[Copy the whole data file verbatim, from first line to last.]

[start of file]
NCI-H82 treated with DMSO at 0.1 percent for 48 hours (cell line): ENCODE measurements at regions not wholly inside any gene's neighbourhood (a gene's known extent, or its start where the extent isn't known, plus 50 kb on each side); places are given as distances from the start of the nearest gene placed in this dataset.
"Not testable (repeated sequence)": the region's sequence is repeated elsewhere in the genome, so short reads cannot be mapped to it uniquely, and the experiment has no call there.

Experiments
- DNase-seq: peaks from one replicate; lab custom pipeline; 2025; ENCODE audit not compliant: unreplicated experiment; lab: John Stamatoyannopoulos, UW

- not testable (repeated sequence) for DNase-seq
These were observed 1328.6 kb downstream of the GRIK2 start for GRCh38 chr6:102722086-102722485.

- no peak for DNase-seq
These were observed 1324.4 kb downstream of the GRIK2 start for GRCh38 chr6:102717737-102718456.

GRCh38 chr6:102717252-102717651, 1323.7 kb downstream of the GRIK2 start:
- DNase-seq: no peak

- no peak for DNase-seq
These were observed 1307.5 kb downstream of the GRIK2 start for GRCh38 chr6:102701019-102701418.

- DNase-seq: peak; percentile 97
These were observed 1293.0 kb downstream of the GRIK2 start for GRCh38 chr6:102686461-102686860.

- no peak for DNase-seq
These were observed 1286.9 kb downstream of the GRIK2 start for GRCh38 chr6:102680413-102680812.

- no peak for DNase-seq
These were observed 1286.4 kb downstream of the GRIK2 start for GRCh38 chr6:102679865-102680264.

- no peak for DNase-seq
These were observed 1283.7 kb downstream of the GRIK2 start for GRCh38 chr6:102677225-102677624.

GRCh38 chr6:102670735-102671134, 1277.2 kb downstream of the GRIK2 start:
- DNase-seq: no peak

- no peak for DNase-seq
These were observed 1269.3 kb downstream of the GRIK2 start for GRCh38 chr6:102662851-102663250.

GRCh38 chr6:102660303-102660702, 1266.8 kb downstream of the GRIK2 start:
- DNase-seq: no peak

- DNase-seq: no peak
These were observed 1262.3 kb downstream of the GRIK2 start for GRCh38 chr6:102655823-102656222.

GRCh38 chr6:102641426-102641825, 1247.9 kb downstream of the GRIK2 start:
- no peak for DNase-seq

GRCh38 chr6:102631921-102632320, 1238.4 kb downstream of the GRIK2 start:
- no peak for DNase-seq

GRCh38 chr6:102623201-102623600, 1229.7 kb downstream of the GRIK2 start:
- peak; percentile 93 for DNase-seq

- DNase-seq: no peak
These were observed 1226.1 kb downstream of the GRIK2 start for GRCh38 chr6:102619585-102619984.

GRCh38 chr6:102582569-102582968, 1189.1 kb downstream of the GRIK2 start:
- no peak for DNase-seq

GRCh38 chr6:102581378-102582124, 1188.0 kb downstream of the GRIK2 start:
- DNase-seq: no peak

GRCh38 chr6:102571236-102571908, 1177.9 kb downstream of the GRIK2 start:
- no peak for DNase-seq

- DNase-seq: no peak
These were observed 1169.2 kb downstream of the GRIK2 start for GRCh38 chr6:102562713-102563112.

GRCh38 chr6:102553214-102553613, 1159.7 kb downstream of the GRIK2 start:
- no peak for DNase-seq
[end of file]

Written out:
NCI-H82 treated with DMSO at 0.1 percent for 48 hours (cell line): ENCODE measurements at regions not wholly inside any gene's neighbourhood (a gene's known extent, or its start where the extent isn't known, plus 50 kb on each side); places are given as distances from the start of the nearest gene placed in this dataset.
"Not testable (repeated sequence)": the region's sequence is repeated elsewhere in the genome, so short reads cannot be mapped to it uniquely, and the experiment has no call there.

Experiments
- DNase-seq: peaks from one replicate; lab custom pipeline; 2025; ENCODE audit not compliant: unreplicated experiment; lab: John Stamatoyannopoulos, UW

- not testable (repeated sequence) for DNase-seq
These were observed 1328.6 kb downstream of the GRIK2 start for GRCh38 chr6:102722086-102722485.

- no peak for DNase-seq
These were observed 1324.4 kb downstream of the GRIK2 start for GRCh38 chr6:102717737-102718456.

GRCh38 chr6:102717252-102717651, 1323.7 kb downstream of the GRIK2 start:
- DNase-seq: no peak

- no peak for DNase-seq
These were observed 1307.5 kb downstream of the GRIK2 start for GRCh38 chr6:102701019-102701418.

- DNase-seq: peak; percentile 97
These were observed 1293.0 kb downstream of the GRIK2 start for GRCh38 chr6:102686461-102686860.

- no peak for DNase-seq
These were observed 1286.9 kb downstream of the GRIK2 start for GRCh38 chr6:102680413-102680812.

- no peak for DNase-seq
These were observed 1286.4 kb downstream of the GRIK2 start for GRCh38 chr6:102679865-102680264.

- no peak for DNase-seq
These were observed 1283.7 kb downstream of the GRIK2 start for GRCh38 chr6:102677225-102677624.

GRCh38 chr6:102670735-102671134, 1277.2 kb downstream of the GRIK2 start:
- DNase-seq: no peak

- no peak for DNase-seq
These were observed 1269.3 kb downstream of the GRIK2 start for GRCh38 chr6:102662851-102663250.

GRCh38 chr6:102660303-102660702, 1266.8 kb downstream of the GRIK2 start:
- DNase-seq: no peak

- DNase-seq: no peak
These were observed 1262.3 kb downstream of the GRIK2 start for GRCh38 chr6:102655823-102656222.

GRCh38 chr6:102641426-102641825, 1247.9 kb downstream of the GRIK2 start:
- no peak for DNase-seq

GRCh38 chr6:102631921-102632320, 1238.4 kb downstream of the GRIK2 start:
- no peak for DNase-seq

GRCh38 chr6:102623201-102623600, 1229.7 kb downstream of the GRIK2 start:
- peak; percentile 93 for DNase-seq

- DNase-seq: no peak
These were observed 1226.1 kb downstream of the GRIK2 start for GRCh38 chr6:102619585-102619984.

GRCh38 chr6:102582569-102582968, 1189.1 kb downstream of the GRIK2 start:
- no peak for DNase-seq

GRCh38 chr6:102581378-102582124, 1188.0 kb downstream of the GRIK2 start:
- DNase-seq: no peak

GRCh38 chr6:102571236-102571908, 1177.9 kb downstream of the GRIK2 start:
- no peak for DNase-seq

- DNase-seq: no peak
These were observed 1169.2 kb downstream of the GRIK2 start for GRCh38 chr6:102562713-102563112.

GRCh38 chr6:102553214-102553613, 1159.7 kb downstream of the GRIK2 start:
- no peak for DNase-seq